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Chromosome 7D: Carrier of a Suppressor and a Nonsuppressor

A Suppressor of Stem Rust Resistance

Canthatch is an old Canadian hard red spring wheat cultivar that is a derivative of Thatcher (McCallum and DePauw 2008). Canthatch is susceptible to several races of Pgt and was used in many genetic studies by Dr. Eric Kerber (retired, AAFC, Winnipeg, Canada). In an early experiment, the A and B genome component of Canthatch was isolated to generate an 'extracted tetraploid' which had the genome constitution of 2n = 4x, AABB (Kerber 1964). The extracted tetraploid, named Tetra Canthatch, lacked vigour, had low fertility, and was morphologically different from Canthatch and common tetraploids. Furthermore, Tetra Canthatch had seedling resistance to some Pgt races that were virulent to Canthatch. This implied that the D genome or a component of the D genome was suppressing Sr genes present on the A and/or B genomes in Canthatch. Using nullisomic and ditelosomic stocks in a Canthatch background, it was demonstrated that the suppression of Sr genes was caused by the long arm of chromosome 7D (Kerber and Green 1980). Induced mutants showed the same phenotype as Tetra Canthatch and Canthatch ditelo 7DS. Furthermore, the suppression was caused by a single gene on chromosome 7DL (Kerber 1991). Telocentric mapping showed that the suppressor locus was independent of the centromere.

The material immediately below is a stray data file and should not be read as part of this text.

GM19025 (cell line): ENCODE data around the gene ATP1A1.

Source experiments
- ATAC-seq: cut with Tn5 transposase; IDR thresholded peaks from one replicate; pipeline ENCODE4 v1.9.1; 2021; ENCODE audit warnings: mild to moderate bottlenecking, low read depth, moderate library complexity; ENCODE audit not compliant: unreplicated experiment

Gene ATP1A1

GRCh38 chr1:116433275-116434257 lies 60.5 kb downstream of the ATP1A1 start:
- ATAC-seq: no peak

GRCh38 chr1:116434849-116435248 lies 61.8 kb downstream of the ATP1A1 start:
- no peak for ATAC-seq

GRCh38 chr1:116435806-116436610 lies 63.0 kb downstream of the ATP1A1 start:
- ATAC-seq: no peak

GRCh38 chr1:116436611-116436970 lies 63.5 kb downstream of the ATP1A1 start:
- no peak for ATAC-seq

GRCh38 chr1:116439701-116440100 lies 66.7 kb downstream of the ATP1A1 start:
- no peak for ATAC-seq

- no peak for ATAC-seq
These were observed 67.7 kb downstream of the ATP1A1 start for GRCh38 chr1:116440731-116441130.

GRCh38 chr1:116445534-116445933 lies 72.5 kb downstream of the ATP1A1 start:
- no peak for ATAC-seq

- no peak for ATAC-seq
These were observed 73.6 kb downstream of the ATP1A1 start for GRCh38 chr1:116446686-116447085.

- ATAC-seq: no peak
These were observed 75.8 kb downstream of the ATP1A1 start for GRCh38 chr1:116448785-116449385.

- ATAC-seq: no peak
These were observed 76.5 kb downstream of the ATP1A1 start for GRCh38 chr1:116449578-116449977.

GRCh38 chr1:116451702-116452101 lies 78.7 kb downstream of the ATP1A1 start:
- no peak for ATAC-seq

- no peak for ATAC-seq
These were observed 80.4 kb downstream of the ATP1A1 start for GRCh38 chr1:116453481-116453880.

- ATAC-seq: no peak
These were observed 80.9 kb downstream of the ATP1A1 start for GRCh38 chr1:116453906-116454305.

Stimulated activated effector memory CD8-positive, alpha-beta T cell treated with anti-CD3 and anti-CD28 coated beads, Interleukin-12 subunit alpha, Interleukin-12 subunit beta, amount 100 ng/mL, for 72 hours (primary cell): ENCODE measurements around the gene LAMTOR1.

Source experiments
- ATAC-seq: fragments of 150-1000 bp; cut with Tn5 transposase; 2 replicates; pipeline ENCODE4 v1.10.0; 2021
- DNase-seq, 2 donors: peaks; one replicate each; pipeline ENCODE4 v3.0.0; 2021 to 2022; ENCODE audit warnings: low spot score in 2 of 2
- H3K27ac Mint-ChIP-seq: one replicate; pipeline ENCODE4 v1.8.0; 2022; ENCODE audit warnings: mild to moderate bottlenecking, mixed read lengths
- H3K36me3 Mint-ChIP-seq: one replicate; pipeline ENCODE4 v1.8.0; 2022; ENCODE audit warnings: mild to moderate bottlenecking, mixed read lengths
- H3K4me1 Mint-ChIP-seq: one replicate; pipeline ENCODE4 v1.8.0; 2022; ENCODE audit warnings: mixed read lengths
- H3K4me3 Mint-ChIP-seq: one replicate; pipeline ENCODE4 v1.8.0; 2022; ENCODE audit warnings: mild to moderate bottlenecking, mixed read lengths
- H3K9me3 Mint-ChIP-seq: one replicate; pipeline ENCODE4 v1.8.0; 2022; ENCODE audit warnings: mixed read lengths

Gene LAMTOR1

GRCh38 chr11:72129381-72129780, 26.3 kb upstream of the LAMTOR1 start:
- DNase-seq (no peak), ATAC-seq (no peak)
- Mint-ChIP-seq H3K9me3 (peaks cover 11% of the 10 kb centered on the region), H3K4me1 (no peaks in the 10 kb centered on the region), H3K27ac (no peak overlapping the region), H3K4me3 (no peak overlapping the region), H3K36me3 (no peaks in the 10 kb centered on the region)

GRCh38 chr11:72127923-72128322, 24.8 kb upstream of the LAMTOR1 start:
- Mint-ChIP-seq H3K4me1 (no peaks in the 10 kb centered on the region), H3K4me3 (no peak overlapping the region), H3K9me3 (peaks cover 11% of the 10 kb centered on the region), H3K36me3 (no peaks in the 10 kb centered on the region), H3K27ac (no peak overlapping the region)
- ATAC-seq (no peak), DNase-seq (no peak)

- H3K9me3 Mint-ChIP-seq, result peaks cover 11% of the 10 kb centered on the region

Adult-Plant Resistance Genes Can Act as a Nonsuppressor

Lr34 is a well-known adult-plant resistance (APR) gene that confers quantitative resistance to all of three of the rust disease of wheat and is located on the short arm of chromosome 7D (Dyck 1987; Singh et al. 2012). In addition to conferring APR, Lr34 was associated with nonsuppression of seedling stem rust resistance in a Thatcher background (Dyck 1987; Kerber and Aung 1999). Comparing Canthatch, Thatcher, Tetra Canthatch, Canthatch-nulli 7D and RL6058 (a Thatcher NIL carrying Lr34) with four races of Pgt, Dyck (1987) showed that (1) Canthatch and Thatcher were susceptible to all four races of Pgt, (2) Tetra Canthatch and Canthatchnulli 7D were resistant to three of these races, (3) RL6058 was resistant to the same three races as Tetra Canthatch and Canthatch-nulli 7D, and (4) one race was virulent on all five genotypes. Thus, it appears that Lr34 negates the effect of the suppressor locus and that that the stem rust resistance expressed in Thatcher-type wheats by either removing the suppressor or adding Lr34 is race-specific. Figure 20.2 shows a conceptual drawing of the relationship between the suppressor locus and Lr34, although the actual mechanisms are not presently understood.